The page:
We talk to Michael Frazer about his unusual story “Point____Null” (which appeared in issue #34), and his other experiments in music and writing.
Your piece “Point____Null” depends as much on the layout and graphics as it does on the story. Did one element come before the other, or take more time to get right?
One of my struggles with this piece was playing with some balance between symmetry and asymmetry: “an ill symmetry.” Placement was one of the more difficult aspects of this particular piece. It’s a very peculiar one to say the least, and I had to play around and move the elements until they seemed to fall into place. I think a lot of my process happens by accident in this way. I thought of a story, a weird one at that, and I just kept on getting ideas, ways to represent the tale: the main body, the aside, several graphics that are meant to recapitulate the story in some way. It was a challenge of balancing the written elements with the visual.
Converting the unusual formatting of “Point____Null” to EPUB and MOBI formats (for eReaders or Kindle devices) was difficult. In the end I resorted to including images of the layout rather than text, but this isn’t an ideal solution. What do you think the advent of eReaders means for experimental and formally innovative poetry?
Strange as it is, I cannot read from eReaders; I personally prefer the text in print. But writing is different. I prefer using digital means. I’ve incorporated scanned and Photoshopped texts and images into my works. Technology is a great advent for the literary world – it’s allowed for much play with how we read and interact with a text. And, though I don’t use an eReader for extended reading, I do admire eReaders in particular for the fact that they have broadened the scope of the availability and portability of texts as well as more personal means of expression.
You say in your bio that you’re working on a PhD which is mostly centred on the Southern Californian landscape and Orange Country locale. Can you tell readers a bit about this area, and why you chose it as a subject?
Certainly. My PhD is more focused on Postmodernism and Digital Humanities, which definitely has an influence on my creative processes and subject matter as well. I’m very interested in where literature and technology meet, so I play a lot with layout and visuals in my writing. I was particularly inspired by Suzan-Lori Park’s essays on theatre – she uses a good deal of marginal comments, and I found it particularly fascinating how this technique forces the reader to break from an absolutely linear read. I wanted to do the same, and you can see that in “Point____Null.” I like the concept of a text having no particular order, no absolute linear track to be followed.
As for my creative writing, I’ve been working on a novel for a few years now (on and off), and I’m finally seeing an endgame somewhere on the horizon. Poetry is a more recent venture for me, and I certainly enjoy it, but fiction is my primary mode of writing. Basically, it’s a work about the people and the culture, a more cynical perspective that isn’t offered by mass media. We’re saturated here with shows like Laguna Beach, The OC, The Real Housewives of Orange County, and so on. And that’s what people buy into: that that’s the way everyone is, or at least that there’s merit to that sort of lifestyle. I find it frustrating as a Californian and decided to work on a story about the decaying relationship of a guy named Hal and a girl named Haylee, both struggling to find meaning in this particularly shallow culture. Hopefully, it’s counterculture.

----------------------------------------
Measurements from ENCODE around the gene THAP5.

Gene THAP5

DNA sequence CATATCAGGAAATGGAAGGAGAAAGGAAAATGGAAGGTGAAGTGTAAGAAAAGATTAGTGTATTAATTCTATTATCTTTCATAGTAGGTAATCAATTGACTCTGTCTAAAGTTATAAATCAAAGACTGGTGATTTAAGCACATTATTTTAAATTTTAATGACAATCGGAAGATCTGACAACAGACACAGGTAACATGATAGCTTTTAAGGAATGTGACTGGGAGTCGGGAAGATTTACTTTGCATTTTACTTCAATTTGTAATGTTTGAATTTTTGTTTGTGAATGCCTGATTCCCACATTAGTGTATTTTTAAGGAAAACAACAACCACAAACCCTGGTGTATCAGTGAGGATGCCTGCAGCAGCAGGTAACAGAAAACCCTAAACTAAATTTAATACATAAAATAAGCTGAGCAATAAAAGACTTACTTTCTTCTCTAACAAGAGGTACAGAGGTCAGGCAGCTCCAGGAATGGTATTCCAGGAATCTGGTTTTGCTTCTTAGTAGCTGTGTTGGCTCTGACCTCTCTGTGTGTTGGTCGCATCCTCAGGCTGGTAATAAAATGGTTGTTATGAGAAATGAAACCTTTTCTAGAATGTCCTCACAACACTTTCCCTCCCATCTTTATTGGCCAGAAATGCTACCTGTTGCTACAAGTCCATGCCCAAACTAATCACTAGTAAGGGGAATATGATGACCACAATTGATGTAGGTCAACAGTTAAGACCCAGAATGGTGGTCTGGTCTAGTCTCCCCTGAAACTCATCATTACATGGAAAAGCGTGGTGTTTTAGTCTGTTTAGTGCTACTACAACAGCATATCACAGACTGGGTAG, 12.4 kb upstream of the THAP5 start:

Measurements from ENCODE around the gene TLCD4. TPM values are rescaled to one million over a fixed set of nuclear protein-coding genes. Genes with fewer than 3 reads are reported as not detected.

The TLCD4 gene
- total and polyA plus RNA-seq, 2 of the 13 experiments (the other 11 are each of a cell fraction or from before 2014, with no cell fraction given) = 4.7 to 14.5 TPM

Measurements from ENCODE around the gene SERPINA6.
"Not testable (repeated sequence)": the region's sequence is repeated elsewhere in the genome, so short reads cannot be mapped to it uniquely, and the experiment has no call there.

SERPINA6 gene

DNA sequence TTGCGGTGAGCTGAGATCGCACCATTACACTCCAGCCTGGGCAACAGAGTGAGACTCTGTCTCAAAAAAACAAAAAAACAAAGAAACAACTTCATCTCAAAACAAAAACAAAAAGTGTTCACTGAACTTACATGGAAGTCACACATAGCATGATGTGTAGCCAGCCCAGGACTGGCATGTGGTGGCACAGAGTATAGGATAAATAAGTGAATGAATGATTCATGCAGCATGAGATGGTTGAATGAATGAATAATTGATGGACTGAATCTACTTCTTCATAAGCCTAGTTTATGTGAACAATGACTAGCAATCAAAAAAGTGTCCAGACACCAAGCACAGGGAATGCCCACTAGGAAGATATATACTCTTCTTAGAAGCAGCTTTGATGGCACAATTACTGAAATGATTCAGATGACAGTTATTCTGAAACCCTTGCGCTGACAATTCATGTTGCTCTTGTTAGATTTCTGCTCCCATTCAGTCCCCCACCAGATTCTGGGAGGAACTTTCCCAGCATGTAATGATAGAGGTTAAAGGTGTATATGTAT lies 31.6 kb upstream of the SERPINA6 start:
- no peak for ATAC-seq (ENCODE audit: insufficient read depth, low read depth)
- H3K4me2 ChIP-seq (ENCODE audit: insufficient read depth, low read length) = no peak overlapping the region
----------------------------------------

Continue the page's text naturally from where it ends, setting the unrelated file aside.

What experiments with other genres in writing and electronic music production have you been working on?
Lately, I’ve been working on the visual elements of my novel. I’ve been incorporating marginalia, overlapping texts and images, etc. I’ve also been working on a few bilingual works, particularly a combination of English and Norwegian. I like to explore the interplay of languages, how they reflect in each other or extend beyond the other – a word in one language may be better suited than that of the other.
In terms of my music, I’ve been working a lot in synth pop, but I have a habit of switching between (and combining) genres frequently. I’ve been mixing synth pop with elements of chiptune, lofi, and IDM (among others). A lot of my percussion comes from processed samples of sounds I’ve recorded, things that aren’t generally used in music. For example, I was able to generate a small percussive drum set out of the click of a Super Nintendo power switch. I like taking a sound and re-contextualizing it, using a sound that hasn’t been used before, something unconventional.
Is there anywhere online where readers can follow your work or find out more about you?
For my written works, any and all, I have a Twitter account where I post links and updates: twitter.com/micfrazer – and I will gladly discuss if anyone is interested in conversation.
For my music, I work under the moniker em eff. My music can be found on iTunes as well as at: soundcloud.com/mfrazer.
Michael Frazer is currently a PhD candidate at Auburn University. Mostly working in postmodern fiction centred on the Southern Californian landscape and the Orange County locale, he also explores and experiments with other genres in writing and electronic music production. Because Postmodernism is play. Some of his forthcoming work will appear in Used Gravitrons and Kudzu Review.